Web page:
The idea of a multilayered judicial system is advanced in this week's Torah reading by Yitro, the father-in-law of Moshe. As it appears in the Torah, Moshe originally envisioned himself as being the sole judge of the Jewish people and that all matters, great and petty, should be brought before him for judgment and decision.
Yitro advises him that neither he nor the people would survive under such a system. The Jewish people by nature are argumentative and litigative. It is impossible for one human being to bear such a burden, by one's self. Therefore the result was that tens of thousands of judges and administrators were chosen to service the judicial needs of the people of Israel.
Almost one–sixth of the entire adult male population of the Jewish people at that time was engaged in a type of judicial civil service. Because of this inordinate ratio of judges to people, every ten Jews had their own local judge, so to speak. Even in later times when this ratio of judges to people was no longer maintained, it seems from the Mishna and the Talmud that there were many local courts present even in villages and towns of rather limited population.
Resolving disputes and rendering justice was always seen as a basic requirement for any Jewish community, even for those that had a very small population base. In later times throughout the Exile the local rabbi served as the arbiter of disputes and the dispenser of justice, oftentimes suffering insult and injury thereby. A Jewish community that does not have some sort of court system based on Torah law is a complete rarity in the Jewish world.
Unresolved matters that the lower courts were not able to satisfactorily handle were brought to higher courts and eventually to the great Sanhedrin. In the desert of Sinai during most of their forty years of wandering, the Jewish people recognized Moshe, by himself, as being the great Sanhedrin. It was only at the end of his life and mission that Moshe created the great Sanhedrin of seventy elders.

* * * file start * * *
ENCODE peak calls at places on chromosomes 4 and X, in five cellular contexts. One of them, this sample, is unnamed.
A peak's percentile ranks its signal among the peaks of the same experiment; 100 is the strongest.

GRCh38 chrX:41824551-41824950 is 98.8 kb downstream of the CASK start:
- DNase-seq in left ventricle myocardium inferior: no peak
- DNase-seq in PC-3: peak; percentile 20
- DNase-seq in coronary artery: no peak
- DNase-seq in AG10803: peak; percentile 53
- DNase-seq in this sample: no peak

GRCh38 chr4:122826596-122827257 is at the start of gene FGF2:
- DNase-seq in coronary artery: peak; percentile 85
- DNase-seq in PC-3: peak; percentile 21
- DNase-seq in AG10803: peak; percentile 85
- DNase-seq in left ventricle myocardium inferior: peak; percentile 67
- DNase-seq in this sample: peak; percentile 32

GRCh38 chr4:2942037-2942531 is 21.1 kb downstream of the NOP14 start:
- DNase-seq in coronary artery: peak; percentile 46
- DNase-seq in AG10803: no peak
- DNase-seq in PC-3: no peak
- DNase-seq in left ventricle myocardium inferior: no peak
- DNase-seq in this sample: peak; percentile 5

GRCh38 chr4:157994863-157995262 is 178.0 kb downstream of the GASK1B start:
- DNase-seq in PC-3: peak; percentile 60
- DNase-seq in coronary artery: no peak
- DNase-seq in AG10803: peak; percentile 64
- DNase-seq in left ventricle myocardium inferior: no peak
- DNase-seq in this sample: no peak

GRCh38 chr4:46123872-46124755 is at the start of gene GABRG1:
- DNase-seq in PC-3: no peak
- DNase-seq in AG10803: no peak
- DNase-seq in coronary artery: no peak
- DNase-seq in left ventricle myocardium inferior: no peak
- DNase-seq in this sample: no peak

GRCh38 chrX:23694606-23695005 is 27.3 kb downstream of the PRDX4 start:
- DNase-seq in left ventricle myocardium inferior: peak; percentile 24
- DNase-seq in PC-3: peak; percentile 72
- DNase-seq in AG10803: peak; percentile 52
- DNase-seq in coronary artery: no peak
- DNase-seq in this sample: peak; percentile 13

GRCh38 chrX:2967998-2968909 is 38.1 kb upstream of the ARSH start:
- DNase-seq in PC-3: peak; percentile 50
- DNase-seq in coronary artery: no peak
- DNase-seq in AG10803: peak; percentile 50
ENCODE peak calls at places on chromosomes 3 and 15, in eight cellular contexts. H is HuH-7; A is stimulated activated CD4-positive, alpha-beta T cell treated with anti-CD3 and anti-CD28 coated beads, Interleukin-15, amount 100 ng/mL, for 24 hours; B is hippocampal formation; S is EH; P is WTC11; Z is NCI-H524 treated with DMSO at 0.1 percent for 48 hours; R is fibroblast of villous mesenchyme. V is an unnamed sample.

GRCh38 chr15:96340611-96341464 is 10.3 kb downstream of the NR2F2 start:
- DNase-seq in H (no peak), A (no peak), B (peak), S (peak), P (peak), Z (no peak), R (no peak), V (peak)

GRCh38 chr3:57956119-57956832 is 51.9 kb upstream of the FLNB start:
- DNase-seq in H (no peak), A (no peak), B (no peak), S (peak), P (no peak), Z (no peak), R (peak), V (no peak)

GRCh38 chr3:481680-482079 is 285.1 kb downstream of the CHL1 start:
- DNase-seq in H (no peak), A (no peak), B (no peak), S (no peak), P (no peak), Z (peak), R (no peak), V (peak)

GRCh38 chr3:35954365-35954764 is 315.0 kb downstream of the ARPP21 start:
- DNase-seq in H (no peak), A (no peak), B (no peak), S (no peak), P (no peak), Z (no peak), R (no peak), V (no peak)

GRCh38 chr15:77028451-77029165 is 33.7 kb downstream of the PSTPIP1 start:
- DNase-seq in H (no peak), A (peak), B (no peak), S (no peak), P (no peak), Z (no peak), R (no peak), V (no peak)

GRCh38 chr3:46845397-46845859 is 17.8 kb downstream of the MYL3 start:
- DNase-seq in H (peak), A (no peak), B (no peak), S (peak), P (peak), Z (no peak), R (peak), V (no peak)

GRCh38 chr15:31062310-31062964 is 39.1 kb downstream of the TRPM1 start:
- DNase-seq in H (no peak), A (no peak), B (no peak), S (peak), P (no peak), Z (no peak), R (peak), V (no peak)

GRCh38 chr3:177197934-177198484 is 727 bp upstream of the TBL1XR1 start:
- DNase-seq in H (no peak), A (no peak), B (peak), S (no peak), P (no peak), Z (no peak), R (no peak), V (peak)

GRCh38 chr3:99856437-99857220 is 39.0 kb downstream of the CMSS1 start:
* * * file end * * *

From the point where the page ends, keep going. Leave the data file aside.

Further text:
This court and system of justice persisted in Jewish life throughout First and Second Temple times and even for centuries after the destruction of the Second Temple. It only lapsed in about the fifth century of the Common Era when the ordination necessary to be a member of the Sanhedrin was no longer exercised and granted.
There have been attempts in Jewish history to somehow renew that ordination and create a Sanhedrin to solve outstanding judicial and halachic issues. All such attempts have failed, none of them having been able to pass the test of time. Because of this lack of central authority that would be binding on all sections of Jewry, many difficult and basic issues are still unresolved in our time.
It seems that we need another Yitro to step forward and suggest an approach to restore the essential judicial system that would operate for the benefit of all of Israel. Let us hope that such a bold and wisely charismatic person will yet emerge in our days.
Rabbi Berel Wein